“Lindo was charged in connection with a fraudulent lottery scheme based in Jamaica that induced victims in the United States to send Lindo hundreds of thousands of dollars to cover purported fees for lottery winnings that victims had not won and never received,” the DOJ said.
Sentencing will be scheduled at a later date.
“The Justice Department is committed to prosecuting those responsible for fraudulent international lottery schemes, which frequently target elderly Americans,” said Principal Deputy Assistant Attorney General Benjamin C. Mizer, head of the Justice Department’s Civil Division who added that “we will continue to pursue and prosecute this criminal activity, wherever the fraudsters may be.”
“Today’s prosecution represents another step in our efforts to stem the tide of international scams preying on innocent Americans,” said US Attorney Jill Westmorland Rose for the Western District of North Carolina.
“Fraudsters located outside the United States frequently rely on co-conspirators in the United States to help their scams succeed,” she added. “Such illegal conduct will be investigated and prosecuted.”
The DOJ said Lindo’s prosecution is part of the Department of Justice’s effort working with US federal and local law enforcement to combat fraudulent lottery schemes in Jamaica preying on American citizens.
According to the US Postal Inspection Service, Americans have lost tens of millions of dollars to fraudulent foreign lotteries.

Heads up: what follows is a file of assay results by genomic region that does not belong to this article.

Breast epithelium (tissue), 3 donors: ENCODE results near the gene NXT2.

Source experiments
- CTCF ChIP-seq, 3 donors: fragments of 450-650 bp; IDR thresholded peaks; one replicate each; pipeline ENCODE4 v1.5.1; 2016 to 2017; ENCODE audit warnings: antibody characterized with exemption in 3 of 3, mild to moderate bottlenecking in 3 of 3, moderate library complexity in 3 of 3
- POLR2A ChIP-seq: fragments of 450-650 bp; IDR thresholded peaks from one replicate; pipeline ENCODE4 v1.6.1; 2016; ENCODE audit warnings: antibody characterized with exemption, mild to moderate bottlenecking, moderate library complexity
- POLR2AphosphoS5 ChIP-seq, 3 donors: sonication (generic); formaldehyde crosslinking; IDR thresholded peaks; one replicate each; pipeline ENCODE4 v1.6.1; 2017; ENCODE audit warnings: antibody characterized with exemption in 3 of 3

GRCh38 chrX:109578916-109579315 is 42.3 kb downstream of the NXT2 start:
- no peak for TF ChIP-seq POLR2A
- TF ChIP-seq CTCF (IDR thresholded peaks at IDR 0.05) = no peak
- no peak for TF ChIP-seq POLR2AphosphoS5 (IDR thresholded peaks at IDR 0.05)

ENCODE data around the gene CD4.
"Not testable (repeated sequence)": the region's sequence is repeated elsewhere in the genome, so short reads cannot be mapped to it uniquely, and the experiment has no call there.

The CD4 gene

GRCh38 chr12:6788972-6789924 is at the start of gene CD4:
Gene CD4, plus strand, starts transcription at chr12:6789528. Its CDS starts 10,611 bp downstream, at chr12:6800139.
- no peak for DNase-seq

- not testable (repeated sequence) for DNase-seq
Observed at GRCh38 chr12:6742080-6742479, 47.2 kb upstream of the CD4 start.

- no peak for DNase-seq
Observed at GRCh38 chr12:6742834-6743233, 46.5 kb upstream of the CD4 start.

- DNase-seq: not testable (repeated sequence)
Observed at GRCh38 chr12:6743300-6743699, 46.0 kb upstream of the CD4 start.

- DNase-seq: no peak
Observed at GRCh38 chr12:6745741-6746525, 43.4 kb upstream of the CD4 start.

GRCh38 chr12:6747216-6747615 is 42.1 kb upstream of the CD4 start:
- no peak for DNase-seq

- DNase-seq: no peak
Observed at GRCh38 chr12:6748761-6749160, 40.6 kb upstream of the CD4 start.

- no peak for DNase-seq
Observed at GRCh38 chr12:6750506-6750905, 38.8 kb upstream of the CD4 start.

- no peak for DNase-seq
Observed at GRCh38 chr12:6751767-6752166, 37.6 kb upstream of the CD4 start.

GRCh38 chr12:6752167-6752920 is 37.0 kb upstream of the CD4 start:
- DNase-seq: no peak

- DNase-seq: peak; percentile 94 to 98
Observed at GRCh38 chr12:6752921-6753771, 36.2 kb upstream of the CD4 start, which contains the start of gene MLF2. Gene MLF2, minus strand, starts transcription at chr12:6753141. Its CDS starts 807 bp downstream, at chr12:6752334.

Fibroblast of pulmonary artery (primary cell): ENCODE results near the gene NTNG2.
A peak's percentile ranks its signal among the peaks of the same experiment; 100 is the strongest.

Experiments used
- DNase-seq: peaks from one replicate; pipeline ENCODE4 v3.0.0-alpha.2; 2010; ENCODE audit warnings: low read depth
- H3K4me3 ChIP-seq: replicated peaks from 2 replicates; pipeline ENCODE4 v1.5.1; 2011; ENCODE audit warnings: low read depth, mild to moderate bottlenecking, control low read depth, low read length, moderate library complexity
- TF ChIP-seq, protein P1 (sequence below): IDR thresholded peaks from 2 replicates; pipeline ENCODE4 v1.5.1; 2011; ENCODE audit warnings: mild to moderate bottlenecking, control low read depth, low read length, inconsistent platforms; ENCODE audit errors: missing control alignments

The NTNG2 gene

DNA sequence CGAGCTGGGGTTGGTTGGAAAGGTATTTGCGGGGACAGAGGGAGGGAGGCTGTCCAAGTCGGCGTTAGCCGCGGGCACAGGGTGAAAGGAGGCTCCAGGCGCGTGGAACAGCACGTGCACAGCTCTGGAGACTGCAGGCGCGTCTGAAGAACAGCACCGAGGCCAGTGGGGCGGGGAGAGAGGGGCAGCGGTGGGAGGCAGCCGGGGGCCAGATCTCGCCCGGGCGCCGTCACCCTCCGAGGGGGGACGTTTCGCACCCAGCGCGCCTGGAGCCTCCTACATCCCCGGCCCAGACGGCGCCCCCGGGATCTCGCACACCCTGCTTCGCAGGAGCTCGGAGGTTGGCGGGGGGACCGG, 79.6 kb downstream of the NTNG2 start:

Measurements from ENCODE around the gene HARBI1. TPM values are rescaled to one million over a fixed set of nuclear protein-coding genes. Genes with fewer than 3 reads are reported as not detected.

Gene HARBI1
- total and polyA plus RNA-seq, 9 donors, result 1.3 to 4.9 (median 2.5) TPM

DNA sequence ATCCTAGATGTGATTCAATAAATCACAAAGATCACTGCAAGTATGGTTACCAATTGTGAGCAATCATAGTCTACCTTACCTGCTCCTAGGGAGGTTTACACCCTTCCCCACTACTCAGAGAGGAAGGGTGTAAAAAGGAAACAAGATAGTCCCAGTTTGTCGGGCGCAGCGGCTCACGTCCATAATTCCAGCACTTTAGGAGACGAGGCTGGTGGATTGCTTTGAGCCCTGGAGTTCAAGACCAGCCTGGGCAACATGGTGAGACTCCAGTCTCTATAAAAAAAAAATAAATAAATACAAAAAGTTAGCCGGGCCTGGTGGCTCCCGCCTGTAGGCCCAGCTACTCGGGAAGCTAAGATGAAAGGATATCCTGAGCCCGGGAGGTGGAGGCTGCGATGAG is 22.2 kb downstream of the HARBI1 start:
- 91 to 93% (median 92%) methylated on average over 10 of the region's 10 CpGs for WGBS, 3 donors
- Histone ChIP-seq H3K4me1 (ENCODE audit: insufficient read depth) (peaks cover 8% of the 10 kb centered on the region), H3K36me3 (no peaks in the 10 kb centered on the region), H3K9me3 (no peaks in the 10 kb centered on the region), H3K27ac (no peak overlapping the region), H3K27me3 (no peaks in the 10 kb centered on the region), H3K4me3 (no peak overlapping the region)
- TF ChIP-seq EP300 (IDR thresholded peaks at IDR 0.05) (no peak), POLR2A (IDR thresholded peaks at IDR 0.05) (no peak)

Lindo pleaded guilty to one count of conspiracy to commit wire fraud with enhanced penalties for telemarketing.
As part of her guilty plea, the DOJ said Lindo acknowledged that, from in or about 2011 through at least in or about September 2012, she was a member of a conspiracy that targeted victims in the United States.
The DOJ said victims of the scheme received phone calls stating that they had won money in a sweepstakes or lottery.
Victims were then instructed to send thousands of dollars for fees or other expenses in order to release their purported lottery winnings.
In this case,victims sent hundreds of thousands of dollars to Lindo in the United States, who then forwarded a portion of the money to Jamaica.
The DOJ said Lindo acknowledged there was no lottery and no winnings were paid, and that she kept some the victims’ money for her own benefit.
“The Postal Inspection Service seeks to stop the victimization of American citizens, many of whom are older Americans, by those engaged in international lottery schemes,” said David W. Bosch of the US Postal Inspection Service’s Philadelphia, Pennsylvania Division.
“Regardless whether these criminals reside within our borders or beyond, we will continue to work with our law enforcement partners here and abroad to bring these offenders to justice,” he added.
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